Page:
Developed markets also took on more debt than developing economies. According to the IIF, developed nations’ overall debt surged 432% of GDP in the third quarter, up from 380% at the end of 2019. Emerging markets’ debt-to-GDP ratio soared to 250% in the July-September period.

Will the world ever deleverage? Unlikely, which is something even conceded by the report authors.

“There is significant uncertainty about how the global economy can deleverage in the future without significant adverse implications for economic activity,” the IIF said in its report.

With interest rates at historical lows worldwide, this $277 trillion figure will inevitably increase to $300 trillion next year. The Great Reset acolytes have been advocating greater public spending, especially on progressive goodies, from climate change to free tuition. But what happens to this debt anyway? It does not magically get tossed into a black hole, nor does it get forgiven. A currency crisis is the only way to go.

Don’t Cry for Me Argentina

Since President Alberto Fernández and his partner in crime, Cristina Fernández de Kirchner, rose to power in December 2019, Argentina has been witnessing a barrage of big government policies. From tariffs on exports to high inflation, Argentina has been going through a rough time this year. The pandemic pales in comparison. Thanks, socialism.


Alberto Fernández and Cristina Fernández de Kirchner

The latest boondoggle-in-the-making is Argentina’s newest confiscatory wealth tax on millionaires. As part of efforts to raise money for a cash-strapped government, the government voted 133 to 115 to penalize people with more than $2.5 million in net worth, which is estimated to affect 10,000 individuals. These folks will be mandated to pay a 2% flat tax, but the levy would increase as citizens’ equity increases.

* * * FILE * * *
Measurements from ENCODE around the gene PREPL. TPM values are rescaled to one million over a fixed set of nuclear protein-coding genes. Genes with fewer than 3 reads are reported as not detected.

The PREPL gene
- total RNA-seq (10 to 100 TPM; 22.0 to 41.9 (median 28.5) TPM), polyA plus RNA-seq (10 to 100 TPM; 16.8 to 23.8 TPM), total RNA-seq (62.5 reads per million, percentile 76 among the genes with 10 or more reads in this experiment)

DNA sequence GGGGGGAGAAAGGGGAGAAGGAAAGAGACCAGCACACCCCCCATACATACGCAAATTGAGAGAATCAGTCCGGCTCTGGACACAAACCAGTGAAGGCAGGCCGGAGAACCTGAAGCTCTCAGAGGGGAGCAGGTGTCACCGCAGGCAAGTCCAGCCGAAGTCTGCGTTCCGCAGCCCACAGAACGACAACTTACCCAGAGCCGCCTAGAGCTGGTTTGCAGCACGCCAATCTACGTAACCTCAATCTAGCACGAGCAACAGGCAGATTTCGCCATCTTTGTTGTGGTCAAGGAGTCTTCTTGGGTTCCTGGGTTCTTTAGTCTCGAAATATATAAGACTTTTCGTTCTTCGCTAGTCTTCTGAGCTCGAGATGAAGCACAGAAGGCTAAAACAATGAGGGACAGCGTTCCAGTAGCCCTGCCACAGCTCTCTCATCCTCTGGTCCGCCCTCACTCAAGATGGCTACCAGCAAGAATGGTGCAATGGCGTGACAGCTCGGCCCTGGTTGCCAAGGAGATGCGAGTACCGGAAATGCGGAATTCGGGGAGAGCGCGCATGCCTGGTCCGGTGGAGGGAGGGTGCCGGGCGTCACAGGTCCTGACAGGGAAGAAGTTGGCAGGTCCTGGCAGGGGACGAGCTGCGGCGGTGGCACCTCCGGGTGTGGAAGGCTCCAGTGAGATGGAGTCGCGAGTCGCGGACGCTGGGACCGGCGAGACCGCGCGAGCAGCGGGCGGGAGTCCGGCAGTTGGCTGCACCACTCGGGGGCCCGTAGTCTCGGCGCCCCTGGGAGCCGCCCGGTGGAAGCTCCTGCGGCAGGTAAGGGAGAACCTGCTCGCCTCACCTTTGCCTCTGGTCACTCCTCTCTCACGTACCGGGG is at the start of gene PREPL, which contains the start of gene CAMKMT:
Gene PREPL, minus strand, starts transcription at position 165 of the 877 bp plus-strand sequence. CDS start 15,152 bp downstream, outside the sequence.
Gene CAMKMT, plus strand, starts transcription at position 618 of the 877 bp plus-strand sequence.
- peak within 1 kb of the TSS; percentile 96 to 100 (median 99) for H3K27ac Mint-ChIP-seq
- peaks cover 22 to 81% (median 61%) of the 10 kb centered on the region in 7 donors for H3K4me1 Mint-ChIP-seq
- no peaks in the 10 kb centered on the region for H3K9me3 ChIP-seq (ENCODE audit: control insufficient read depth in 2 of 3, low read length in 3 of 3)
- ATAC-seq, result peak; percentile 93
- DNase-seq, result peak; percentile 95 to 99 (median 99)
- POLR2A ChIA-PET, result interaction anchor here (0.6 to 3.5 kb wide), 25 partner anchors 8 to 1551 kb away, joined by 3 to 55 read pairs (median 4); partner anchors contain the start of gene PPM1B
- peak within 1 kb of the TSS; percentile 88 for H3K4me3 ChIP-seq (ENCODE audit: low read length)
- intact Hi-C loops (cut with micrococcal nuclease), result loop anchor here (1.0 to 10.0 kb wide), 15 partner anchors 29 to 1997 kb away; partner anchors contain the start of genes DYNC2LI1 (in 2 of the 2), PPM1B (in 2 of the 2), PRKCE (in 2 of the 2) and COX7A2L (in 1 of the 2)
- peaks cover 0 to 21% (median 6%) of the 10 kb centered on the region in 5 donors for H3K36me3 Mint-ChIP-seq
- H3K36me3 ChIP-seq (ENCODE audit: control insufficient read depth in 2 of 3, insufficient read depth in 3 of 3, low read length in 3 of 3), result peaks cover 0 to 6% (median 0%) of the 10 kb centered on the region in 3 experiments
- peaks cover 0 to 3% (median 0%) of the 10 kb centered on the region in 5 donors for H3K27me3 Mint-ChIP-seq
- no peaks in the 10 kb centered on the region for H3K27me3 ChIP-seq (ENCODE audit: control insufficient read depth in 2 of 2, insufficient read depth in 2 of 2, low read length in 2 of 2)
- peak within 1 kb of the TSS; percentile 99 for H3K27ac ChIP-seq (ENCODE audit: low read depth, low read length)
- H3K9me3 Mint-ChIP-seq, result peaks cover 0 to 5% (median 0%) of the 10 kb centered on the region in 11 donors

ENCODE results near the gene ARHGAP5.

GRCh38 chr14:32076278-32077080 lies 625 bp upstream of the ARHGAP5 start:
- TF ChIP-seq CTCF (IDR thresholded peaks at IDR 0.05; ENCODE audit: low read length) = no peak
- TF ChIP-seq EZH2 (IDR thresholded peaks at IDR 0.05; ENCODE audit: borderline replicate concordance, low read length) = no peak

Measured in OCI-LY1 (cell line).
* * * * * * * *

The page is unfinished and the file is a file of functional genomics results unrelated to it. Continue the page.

“The level of concentration of wealth, in a few hands, is so strong that this contribution falls on less than 0.02 percent of the population,” said government deputy Fernanda Vallejos during a debate in Congress. “About half of what is collected will be contributed by only 252 people, those who are at the top of the pyramid.”

The opposition rejected the initiative, explaining that the South American country already possesses a treasure trove of taxes that has sparked a broader trend of widespread tax evasion. Other groups make the common-sense case that the legislation would lead to less investment, lower productivity, and declining employment levels since it punishes success.

Will this be effective? Hardly. When governments, like Norway and Spain, have instituted progressive net wealth taxes, the revenues raised have accounted for a minuscule percentage of overall government revenues. The only purpose behind it is to identify an enemy, blame another party for an economic downturn, and prove to the public your government is doing something in the best interests of the little people. Of course, this is nothing new as Buenos Aires has repeatedly experienced economic pain over the years, from currency destruction to food shortages to a rising cost of living. It might be time to cry for Argentina.


Read more from Andrew Moran.